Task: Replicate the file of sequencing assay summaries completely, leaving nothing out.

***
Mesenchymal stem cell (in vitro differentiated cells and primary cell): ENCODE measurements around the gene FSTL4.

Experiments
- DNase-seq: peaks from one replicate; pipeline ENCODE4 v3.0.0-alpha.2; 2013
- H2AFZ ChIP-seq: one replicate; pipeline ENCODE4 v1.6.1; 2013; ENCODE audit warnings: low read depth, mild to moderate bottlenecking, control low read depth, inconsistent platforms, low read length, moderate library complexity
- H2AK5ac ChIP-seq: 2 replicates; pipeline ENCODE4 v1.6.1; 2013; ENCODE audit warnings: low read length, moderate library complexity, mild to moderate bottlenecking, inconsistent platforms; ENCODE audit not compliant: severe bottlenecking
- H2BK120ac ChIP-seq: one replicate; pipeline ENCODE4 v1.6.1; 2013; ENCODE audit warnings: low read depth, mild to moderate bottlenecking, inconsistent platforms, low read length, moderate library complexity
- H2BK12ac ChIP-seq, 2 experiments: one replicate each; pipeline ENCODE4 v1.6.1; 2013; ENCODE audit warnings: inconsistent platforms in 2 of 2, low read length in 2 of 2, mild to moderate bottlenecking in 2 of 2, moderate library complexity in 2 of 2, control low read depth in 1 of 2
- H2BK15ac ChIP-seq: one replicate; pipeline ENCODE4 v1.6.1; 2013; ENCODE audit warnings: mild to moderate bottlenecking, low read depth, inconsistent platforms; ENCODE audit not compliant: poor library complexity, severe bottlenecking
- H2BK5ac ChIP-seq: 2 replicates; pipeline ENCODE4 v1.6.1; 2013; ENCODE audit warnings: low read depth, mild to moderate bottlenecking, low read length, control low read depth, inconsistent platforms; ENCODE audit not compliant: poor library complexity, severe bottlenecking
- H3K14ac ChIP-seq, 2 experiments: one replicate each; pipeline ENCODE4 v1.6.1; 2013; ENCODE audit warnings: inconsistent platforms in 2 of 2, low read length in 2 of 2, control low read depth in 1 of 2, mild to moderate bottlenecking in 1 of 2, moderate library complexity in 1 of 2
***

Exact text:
Mesenchymal stem cell (in vitro differentiated cells and primary cell): ENCODE measurements around the gene FSTL4.

Experiments
- DNase-seq: peaks from one replicate; pipeline ENCODE4 v3.0.0-alpha.2; 2013
- H2AFZ ChIP-seq: one replicate; pipeline ENCODE4 v1.6.1; 2013; ENCODE audit warnings: low read depth, mild to moderate bottlenecking, control low read depth, inconsistent platforms, low read length, moderate library complexity
- H2AK5ac ChIP-seq: 2 replicates; pipeline ENCODE4 v1.6.1; 2013; ENCODE audit warnings: low read length, moderate library complexity, mild to moderate bottlenecking, inconsistent platforms; ENCODE audit not compliant: severe bottlenecking
- H2BK120ac ChIP-seq: one replicate; pipeline ENCODE4 v1.6.1; 2013; ENCODE audit warnings: low read depth, mild to moderate bottlenecking, inconsistent platforms, low read length, moderate library complexity
- H2BK12ac ChIP-seq, 2 experiments: one replicate each; pipeline ENCODE4 v1.6.1; 2013; ENCODE audit warnings: inconsistent platforms in 2 of 2, low read length in 2 of 2, mild to moderate bottlenecking in 2 of 2, moderate library complexity in 2 of 2, control low read depth in 1 of 2
- H2BK15ac ChIP-seq: one replicate; pipeline ENCODE4 v1.6.1; 2013; ENCODE audit warnings: mild to moderate bottlenecking, low read depth, inconsistent platforms; ENCODE audit not compliant: poor library complexity, severe bottlenecking
- H2BK5ac ChIP-seq: 2 replicates; pipeline ENCODE4 v1.6.1; 2013; ENCODE audit warnings: low read depth, mild to moderate bottlenecking, low read length, control low read depth, inconsistent platforms; ENCODE audit not compliant: poor library complexity, severe bottlenecking
- H3K14ac ChIP-seq, 2 experiments: one replicate each; pipeline ENCODE4 v1.6.1; 2013; ENCODE audit warnings: inconsistent platforms in 2 of 2, low read length in 2 of 2, control low read depth in 1 of 2, mild to moderate bottlenecking in 1 of 2, moderate library complexity in 1 of 2